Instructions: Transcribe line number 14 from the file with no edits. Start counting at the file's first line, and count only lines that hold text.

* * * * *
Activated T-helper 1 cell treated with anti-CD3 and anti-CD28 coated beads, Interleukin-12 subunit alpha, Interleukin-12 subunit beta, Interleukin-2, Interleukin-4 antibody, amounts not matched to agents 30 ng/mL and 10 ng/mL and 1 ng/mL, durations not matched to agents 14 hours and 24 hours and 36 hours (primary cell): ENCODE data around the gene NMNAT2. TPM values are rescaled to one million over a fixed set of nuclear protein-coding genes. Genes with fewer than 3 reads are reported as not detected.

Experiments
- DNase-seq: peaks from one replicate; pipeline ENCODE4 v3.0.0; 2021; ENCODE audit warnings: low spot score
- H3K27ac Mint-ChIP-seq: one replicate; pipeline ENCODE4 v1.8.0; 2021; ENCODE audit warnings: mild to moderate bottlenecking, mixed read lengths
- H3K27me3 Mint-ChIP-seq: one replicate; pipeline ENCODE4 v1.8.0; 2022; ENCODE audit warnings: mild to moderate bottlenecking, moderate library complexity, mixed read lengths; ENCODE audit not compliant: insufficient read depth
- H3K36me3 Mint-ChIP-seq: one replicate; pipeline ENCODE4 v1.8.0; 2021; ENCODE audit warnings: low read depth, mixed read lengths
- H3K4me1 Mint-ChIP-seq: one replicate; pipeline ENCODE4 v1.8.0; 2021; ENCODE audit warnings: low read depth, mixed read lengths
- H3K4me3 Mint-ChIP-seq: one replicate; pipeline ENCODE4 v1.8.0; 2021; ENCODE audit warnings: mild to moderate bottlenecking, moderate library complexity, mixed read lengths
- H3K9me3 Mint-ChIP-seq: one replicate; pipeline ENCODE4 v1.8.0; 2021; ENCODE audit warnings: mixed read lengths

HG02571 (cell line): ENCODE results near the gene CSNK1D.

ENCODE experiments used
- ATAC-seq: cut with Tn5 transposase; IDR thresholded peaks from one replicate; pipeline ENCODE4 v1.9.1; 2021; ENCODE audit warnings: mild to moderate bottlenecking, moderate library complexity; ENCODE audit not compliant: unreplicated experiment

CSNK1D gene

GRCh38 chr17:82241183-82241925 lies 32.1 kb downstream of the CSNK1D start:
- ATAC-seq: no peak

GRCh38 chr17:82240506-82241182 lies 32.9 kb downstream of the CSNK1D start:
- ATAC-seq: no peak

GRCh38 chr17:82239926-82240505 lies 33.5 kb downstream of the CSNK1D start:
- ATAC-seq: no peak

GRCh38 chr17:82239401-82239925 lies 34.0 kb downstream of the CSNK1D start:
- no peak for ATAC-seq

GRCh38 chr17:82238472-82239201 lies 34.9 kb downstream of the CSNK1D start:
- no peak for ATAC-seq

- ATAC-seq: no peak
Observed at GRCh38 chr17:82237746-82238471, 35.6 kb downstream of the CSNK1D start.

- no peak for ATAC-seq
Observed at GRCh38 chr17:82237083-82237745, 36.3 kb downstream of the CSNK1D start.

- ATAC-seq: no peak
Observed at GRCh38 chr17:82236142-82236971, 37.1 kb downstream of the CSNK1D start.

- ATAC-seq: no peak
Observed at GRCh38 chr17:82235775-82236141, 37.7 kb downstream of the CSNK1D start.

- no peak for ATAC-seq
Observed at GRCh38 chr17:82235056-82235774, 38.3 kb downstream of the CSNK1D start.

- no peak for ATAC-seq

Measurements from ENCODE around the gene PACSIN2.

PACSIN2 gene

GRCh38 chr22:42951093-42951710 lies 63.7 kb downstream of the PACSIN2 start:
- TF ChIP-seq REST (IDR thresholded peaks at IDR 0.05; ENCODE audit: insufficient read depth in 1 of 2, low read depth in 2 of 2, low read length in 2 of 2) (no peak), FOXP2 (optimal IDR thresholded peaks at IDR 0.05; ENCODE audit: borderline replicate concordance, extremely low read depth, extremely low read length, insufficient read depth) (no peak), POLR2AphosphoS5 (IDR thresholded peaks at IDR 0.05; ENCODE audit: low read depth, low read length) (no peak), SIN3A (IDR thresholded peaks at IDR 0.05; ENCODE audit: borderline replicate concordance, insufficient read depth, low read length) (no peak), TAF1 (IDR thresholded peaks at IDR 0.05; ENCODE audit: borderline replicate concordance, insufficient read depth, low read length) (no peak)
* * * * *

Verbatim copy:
GRCh38 chr17:82241183-82241925 lies 32.1 kb downstream of the CSNK1D start: